I feel like I should be apologising madly for being a disorganised blogger. I know a lot of people pop by this site around this time of the year as the school year begins. In a perfect world, I’d be giving you my “Top 10 tips for starting outside with your class” or “How to set up your outdoor play space.” Well maybe the next post… or possibly next year…
Part of the reason, is that I’m still savouring my holiday. The blog posts are my way of sifting through the memories, reflecting, organising and reliving the experience. It was a culturally rich fortnight as we travelled from Alnwick to Hull, Cambridge, Kent, London, Stratford, Alton Towers and Blackpool.
It was also real down time for me. My work is incredibly hectic. I’m never sure why as I never intentionally plan it this way. But I love being able to wander at leisure around a town, soaking up the atmosphere, using the weather as an excuse for diving into a coffee shop and have casual and deep conversations with friends and family.
Most “attractions” are not attractively priced. It is not uncommon for a family of four to have to fork out around £50-60 to go to a castle, or have a day out somewhere. So I’m on an eternal quest to find out what else is around that is “free.” Public art work in different guises is part of this and it’s just been a chance thing that so much of it I’ve blogged about recently happens to have been undertaken by Gordon Young. What helps is that it’s easy to find his work via his website.
Much of Gordon’s work is very accessible too – in every sense of the word. The cormorants above were popular with lots of passers-by who all wanted to pose alongside the birds. There’s something curiously sociable about this trio hanging out on the rocks, drying their wings and guarding the entrance to the Stone Jetty.
Looking at other people’s ideas, stories and interpretations of the world in which we live provides me with food for thought and ideas to stimulate my mind. These experiences sow seeds of possibility. For example, I’ve only ever made temporary mazes and labyrinths. So looking at permanent versions and experiencing them first hand adds to the totality of my understanding about the potential of these features.
I don’t think we can ever have too many jokes. Years ago, at one school, part of our approach towards reducing our energy consumption was a “joke.” The children wrote jokes and put them up beside each light switch in the school. We thought it might be a bit more fun than a “Remember to switch off the lights.” And an incentive to encourage all children to read for enjoyment.
But look at this photo below. I never would have thought to put a tongue twister on a seat! It’s a rather beautiful stone circle…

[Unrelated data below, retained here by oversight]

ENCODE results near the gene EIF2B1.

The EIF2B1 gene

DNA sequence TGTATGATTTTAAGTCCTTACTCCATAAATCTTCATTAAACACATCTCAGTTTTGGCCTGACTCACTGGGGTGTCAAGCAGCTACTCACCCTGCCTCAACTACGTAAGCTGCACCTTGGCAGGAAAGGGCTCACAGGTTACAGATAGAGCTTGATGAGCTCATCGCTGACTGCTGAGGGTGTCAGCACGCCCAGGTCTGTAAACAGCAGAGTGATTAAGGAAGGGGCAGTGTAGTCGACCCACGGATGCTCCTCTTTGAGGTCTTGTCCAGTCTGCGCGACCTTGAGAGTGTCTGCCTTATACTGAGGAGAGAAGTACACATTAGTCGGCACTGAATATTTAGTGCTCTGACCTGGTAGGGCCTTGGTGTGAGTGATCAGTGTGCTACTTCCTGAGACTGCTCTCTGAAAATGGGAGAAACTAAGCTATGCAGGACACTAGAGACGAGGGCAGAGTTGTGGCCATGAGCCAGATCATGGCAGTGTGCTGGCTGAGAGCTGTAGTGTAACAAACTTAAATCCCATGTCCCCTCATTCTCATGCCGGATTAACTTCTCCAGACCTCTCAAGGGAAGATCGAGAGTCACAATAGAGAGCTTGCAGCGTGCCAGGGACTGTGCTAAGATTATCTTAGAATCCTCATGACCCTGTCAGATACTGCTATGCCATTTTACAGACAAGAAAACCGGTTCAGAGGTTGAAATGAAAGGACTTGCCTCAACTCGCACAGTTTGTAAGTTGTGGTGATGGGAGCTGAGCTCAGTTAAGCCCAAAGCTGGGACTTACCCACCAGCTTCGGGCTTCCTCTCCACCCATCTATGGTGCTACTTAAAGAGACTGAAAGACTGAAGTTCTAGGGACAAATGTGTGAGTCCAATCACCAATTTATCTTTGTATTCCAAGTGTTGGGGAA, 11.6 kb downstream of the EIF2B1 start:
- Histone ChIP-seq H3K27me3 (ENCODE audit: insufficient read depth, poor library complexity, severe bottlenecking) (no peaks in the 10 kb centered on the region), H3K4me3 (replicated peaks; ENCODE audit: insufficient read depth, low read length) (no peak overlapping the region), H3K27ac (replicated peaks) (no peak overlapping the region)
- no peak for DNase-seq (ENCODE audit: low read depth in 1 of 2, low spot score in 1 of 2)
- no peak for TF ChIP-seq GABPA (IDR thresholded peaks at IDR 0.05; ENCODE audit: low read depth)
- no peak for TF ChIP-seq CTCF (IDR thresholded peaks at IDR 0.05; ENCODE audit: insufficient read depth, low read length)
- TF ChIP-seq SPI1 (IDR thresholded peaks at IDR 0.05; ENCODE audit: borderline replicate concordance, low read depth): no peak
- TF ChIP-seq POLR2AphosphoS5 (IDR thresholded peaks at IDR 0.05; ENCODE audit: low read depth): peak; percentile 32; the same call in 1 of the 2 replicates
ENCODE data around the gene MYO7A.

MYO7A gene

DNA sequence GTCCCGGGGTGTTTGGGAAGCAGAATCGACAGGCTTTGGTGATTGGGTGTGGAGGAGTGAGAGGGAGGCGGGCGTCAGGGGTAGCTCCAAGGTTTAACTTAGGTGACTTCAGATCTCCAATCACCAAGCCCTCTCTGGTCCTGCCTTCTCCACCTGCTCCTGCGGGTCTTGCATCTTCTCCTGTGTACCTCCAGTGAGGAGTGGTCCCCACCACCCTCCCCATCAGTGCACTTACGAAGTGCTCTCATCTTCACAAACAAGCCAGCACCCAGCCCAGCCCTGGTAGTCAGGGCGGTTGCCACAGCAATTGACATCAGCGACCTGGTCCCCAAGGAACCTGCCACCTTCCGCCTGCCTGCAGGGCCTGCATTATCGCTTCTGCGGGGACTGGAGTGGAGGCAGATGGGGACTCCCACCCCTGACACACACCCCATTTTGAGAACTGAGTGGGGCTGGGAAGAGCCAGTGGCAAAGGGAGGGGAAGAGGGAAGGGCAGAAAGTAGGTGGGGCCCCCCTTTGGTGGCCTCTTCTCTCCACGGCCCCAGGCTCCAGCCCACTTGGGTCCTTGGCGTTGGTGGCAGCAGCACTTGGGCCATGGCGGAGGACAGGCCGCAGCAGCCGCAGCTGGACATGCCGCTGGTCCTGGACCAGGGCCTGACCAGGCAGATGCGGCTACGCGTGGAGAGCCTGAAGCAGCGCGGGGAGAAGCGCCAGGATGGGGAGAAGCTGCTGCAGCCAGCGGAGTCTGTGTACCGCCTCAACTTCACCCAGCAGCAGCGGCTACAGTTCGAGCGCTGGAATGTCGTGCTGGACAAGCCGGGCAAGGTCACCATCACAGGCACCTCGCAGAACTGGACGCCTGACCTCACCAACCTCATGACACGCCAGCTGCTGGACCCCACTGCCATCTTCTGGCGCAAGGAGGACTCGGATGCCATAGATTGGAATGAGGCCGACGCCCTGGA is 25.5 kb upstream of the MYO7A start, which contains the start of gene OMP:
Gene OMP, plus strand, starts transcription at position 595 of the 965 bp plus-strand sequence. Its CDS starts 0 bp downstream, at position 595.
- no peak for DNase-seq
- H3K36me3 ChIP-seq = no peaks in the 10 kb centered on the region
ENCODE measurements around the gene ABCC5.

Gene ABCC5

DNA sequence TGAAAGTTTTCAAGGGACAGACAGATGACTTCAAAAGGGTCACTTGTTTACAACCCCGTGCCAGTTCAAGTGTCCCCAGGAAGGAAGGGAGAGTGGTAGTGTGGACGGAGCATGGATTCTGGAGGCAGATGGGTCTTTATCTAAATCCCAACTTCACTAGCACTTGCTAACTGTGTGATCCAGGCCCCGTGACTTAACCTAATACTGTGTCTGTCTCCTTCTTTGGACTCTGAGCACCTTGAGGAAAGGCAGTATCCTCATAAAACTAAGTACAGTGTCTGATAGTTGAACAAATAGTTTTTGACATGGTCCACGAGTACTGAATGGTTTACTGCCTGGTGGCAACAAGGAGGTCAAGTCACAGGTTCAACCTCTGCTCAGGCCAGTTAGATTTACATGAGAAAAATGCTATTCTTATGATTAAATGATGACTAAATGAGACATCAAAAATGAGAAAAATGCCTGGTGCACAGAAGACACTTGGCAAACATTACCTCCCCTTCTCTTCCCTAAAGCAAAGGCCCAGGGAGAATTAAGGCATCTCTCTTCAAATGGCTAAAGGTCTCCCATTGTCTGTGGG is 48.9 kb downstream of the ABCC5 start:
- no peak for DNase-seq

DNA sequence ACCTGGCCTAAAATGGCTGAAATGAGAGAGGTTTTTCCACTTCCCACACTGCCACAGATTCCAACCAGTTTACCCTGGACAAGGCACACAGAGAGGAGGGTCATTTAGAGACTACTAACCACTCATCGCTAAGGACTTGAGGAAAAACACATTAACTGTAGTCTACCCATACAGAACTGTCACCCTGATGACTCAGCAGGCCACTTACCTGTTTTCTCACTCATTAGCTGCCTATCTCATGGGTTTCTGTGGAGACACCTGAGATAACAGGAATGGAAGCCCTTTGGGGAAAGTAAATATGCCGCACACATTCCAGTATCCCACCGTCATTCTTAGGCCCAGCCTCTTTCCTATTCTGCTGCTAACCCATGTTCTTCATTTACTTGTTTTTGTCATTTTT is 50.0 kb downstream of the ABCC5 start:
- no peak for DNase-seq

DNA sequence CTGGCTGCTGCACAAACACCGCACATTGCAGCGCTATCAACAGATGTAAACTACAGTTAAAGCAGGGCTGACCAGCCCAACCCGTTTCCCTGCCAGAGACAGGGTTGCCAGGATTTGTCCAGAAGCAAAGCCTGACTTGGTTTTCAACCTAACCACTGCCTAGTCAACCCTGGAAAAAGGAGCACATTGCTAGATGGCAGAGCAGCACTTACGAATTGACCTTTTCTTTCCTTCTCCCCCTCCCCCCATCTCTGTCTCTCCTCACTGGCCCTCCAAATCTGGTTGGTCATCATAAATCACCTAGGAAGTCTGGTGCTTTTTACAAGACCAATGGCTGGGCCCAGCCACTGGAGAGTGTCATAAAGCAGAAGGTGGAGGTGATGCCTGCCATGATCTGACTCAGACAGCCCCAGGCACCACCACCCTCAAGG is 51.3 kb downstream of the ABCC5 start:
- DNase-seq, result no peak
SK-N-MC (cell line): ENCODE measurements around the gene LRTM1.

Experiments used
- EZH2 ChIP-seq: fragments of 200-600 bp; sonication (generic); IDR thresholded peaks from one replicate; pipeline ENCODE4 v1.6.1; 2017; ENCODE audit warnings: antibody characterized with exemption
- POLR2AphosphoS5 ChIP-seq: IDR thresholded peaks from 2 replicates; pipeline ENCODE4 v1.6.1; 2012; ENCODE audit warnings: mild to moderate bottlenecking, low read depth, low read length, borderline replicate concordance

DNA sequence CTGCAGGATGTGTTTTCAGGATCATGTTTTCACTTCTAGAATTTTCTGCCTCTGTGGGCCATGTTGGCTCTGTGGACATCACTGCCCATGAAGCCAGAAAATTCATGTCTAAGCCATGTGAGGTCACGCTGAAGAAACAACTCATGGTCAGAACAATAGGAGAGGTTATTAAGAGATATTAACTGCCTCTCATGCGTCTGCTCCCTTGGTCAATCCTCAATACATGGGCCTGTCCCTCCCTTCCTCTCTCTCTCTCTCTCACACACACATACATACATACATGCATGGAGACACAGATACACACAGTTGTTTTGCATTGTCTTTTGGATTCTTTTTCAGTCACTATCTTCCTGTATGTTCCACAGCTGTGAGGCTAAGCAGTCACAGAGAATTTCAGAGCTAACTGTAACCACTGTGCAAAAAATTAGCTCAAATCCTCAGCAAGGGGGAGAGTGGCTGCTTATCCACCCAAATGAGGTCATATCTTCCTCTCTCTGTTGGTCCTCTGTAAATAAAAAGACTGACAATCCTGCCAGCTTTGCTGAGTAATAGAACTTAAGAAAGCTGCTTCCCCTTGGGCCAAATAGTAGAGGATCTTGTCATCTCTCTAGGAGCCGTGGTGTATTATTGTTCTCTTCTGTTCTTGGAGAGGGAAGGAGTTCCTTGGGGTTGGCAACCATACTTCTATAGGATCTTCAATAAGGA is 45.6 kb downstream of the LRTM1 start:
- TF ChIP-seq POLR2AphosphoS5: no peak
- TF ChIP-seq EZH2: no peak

There’s birds all over the stone jetty. A lot of them are hanging out the way birds do, except they don’t fly off when you approach or hassle you for tidbits of food. It reminds me to be more imaginative with artwork outdoors. Very often it’s a prominent feature of a school ground rather than a quirky surprise hidden in a corner or a little contribution to the overall aesthetics of a place.
I think the other reason I’m still hanging on to my holidays, is that I’m in the throes of writing a book. This is so much more challenging that a blog. With my blog, I can rely on the photos to do much of the talking. It’s a lazy way of writing in a certain sense, or at least it tends not to require as much effort most of the time.
But when illustrations are apt to drive up the cost of book, I’m trying to have as few as possible. So I’m having to ensure that my words form the pictures in the readers mind. And this is all a bit of a gamble for me really.
Back to these photos… in the above one, it’s a magpie hopscotch that takes you from earth up to heaven. The instructions are given either side. And onlookers can sit on the stone bird eggs whilst watching, knowing it won’t make them hatch!
The words above are a circular wordsearch about birds. I wonder if there is an app for making things like that now. I bet it’s possible to create a rubbing of all the different words to prove you’ve found them.
The wordsearch and compass below have been beautifully photographed here. I would love a super-sized compass in every school ground. Suddenly the implications of each degree are spelled out in a way that’s not normally seen on a little protractor. One degree out, can be a large margin of error on a global scale, especially for geese flying north.
So I will try and be more organised about the timing of my posts. Over the next few weeks there are more book giveaways – again a chance matter, along with usually mishmash of random happenings. Regardless I wish everyone going back to school all the best for the new session and to enjoy their job as much as possible.